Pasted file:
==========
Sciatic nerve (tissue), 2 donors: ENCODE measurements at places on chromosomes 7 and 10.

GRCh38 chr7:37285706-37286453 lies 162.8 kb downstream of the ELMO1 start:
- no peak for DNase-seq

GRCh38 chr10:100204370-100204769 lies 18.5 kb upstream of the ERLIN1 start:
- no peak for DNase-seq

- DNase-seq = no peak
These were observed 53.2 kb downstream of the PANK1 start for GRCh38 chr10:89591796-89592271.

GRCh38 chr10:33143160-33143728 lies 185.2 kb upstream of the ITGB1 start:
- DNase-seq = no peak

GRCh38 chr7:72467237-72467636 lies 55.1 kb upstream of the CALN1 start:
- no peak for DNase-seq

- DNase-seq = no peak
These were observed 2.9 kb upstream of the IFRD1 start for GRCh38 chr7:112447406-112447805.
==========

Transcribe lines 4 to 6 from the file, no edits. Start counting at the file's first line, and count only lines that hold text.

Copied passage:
GRCh38 chr10:100204370-100204769 lies 18.5 kb upstream of the ERLIN1 start:
- no peak for DNase-seq

- DNase-seq = no peak